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efforts to stop the next coup might not go far enough. top democratic election attorney mark alias says the plan to shore up the electoral count act could make it easier for big lie governors to help steal an election. he'll join us next to explain. plus, gun makers have thrived selling and marketing weapons of war that have been used in some of our country's deadliest mass shootings. how congress is seeking to hold them accountable today. we'll tell you about it. and secretary of state tony blinken confirms a substantial offer is now on the table to russia to bring wnba super star brittney griner home. it comes as griner took the witness stand for the first time in her trial in russia, what we know about the deal and what griner told the russian court. that's later in the hour. "deadline white house" continues after a quick break. stay with us. stay with us when your time is threatened, it's hard to invest in your future. until now. kisqali is helping women live longer than ever before when taken with an aromatase inhibitor or fulvestrant...
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january 6th reminded us that nothing is more essential to the survival of a democracy than the orderly transfer of power, and there is nothing more essential to the orderly transfer of power than clear rules for effecting it. >> republican senator susan collins just one week ago announcing bipartisan legislation to reform the electoral count act, that vague law that trump and his allies, people like john eastman tried to exploit in their plan to subvert democracy and carry out a coup. members of the house as well as leading election law experts are not convinced it will be enough to stop the next coup.
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our next guest mark alias writes this, quote, the electoral count act of 18 l 7 is undoubtedly outdate asked needs reform. however, we must accept that some reforms will make elections fairer and safer, and others will create new opportunities for mischief and election stealing. congress has the authority to make changes and enact a law that will improve the eca, the electoral count act, to safeguard free and fair elections. unfortunately, the electoral count reform and presidential transition act is not that law. mark alias, voting rights attorney and founder of the democracy docket is back. he's our guest. mark, tell us what tell us where you come down. there's this almost exhaustion where some people seem to think that something is better than nothing, but your analysis seems to suggest that something is simply a new something for trump and his potential criminal co-conspirators to exploit. >> yeah, so thanks for having me on on what is a complex topic
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and an exhausting topic as you say but a really important one. first things first, the electoral count act needs reform. everyone agrees on that, and congress has an opportunity to fix this law that is more than 100 years old and make it a road map to prevent this in the future. what this law does is it replaces one problem with another. the problem that they were solving for was the 2020 problem, which is how do we prevent state legislatures from after the fact sending in fake slates of electors that the house of representatives then seize onto or a vice president does something crazy before congress. what it does, though, is it says the way we're going to fix this is by saying that the governors and the governors alone get to certify what the results of the elections are and that those results are, and i quote,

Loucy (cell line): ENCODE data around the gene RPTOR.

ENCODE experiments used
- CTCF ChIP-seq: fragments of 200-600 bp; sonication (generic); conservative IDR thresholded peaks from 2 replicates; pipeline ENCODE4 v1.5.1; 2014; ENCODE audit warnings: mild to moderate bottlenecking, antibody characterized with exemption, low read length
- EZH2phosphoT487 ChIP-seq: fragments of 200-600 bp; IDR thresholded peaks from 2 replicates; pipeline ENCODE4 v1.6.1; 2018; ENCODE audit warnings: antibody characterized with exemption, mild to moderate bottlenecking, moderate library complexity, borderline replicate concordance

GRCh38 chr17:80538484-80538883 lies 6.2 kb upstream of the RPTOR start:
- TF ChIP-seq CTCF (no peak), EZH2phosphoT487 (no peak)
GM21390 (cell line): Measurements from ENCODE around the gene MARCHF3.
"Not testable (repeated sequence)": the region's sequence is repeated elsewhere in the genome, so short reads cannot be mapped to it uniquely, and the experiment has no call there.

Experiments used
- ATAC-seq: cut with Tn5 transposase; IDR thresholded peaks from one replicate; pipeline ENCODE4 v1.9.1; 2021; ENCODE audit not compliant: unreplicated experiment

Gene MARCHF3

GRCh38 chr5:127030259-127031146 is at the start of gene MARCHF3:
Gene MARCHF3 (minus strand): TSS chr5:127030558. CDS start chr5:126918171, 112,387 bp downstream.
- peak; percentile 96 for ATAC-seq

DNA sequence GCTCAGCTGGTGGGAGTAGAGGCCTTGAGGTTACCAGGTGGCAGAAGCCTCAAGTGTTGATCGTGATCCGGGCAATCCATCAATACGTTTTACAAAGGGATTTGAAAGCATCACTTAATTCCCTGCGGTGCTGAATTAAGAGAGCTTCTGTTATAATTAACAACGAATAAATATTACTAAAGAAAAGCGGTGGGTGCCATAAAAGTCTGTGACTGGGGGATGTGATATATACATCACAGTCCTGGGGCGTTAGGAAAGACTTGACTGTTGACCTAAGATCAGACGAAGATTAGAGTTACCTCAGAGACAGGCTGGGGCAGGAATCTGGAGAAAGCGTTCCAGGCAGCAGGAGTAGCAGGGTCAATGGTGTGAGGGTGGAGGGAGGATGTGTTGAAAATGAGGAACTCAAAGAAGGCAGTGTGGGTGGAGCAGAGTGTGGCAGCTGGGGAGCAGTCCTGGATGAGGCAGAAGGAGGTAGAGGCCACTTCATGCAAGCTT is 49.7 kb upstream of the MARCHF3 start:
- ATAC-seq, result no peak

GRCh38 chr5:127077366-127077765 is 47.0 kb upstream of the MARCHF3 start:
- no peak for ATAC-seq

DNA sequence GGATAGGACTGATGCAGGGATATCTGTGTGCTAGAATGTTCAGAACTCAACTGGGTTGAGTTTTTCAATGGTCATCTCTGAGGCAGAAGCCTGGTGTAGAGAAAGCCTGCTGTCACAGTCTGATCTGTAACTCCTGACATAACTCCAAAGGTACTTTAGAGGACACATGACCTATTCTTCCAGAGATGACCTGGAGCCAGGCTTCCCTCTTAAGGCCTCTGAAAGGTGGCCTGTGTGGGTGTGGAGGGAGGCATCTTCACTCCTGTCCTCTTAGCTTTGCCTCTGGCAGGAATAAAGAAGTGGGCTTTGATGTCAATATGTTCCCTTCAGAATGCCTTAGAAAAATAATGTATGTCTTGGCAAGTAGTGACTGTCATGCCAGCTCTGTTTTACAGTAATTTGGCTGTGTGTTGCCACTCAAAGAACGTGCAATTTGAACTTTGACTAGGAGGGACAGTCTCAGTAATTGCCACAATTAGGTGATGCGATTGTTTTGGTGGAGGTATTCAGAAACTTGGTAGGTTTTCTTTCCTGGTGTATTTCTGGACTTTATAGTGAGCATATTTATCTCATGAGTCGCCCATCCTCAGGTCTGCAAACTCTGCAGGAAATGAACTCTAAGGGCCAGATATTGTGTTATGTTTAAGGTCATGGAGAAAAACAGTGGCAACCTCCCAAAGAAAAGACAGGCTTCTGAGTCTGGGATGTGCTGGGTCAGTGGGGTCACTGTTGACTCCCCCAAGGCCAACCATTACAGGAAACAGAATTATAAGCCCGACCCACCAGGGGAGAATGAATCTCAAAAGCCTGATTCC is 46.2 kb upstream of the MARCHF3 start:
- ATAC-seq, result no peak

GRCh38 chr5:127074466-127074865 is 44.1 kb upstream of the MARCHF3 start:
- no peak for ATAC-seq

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conclusive. that's it. the governors certification is conclusive, which would be fine if you didn't have people like kari lake and mastriano in pennsylvania running for governor. because if you have a big lie governor, then you face the real prospect that they certify the losing maga candidate as the winner and then we are left with that being conclusive. now, there are provisions to go to court, but they're very, very cramped proprovisions. they're limited to six days, and they are very, very limit limited in what challenges can be brought. i hope we can have a bipartisan reform bill that will be worth passing. >> i mean, let me ask you a blunt or perhaps bleaker question. can you protect the democracy from people like mastriano ask lake should they ascend to power in those states? >> i think that that's the big
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question. i think that this is one of the things that we all need to be struggling with right now is we see steve bannon targeting one weakness in the election, which is he's recruiting people at the county and the sub-county level to infiltrate and undermine elections. in pennsylvania tomorrow there's going to be a hearing about three counties run by republicans that have refused to accurately certify the election results in the republican primary election that took place six weeks ago. so that's one set of risks. the second is obviously at the governor's levels at the other end of the certification. but in between there, in between the poll workers and the counties and the governor, you have a lot of people who touch election results, and the question is if we have one major party that is finding the soft points in every law in every state in every level of the process, can we ever reform our way out of this? and of that, frankly, i'm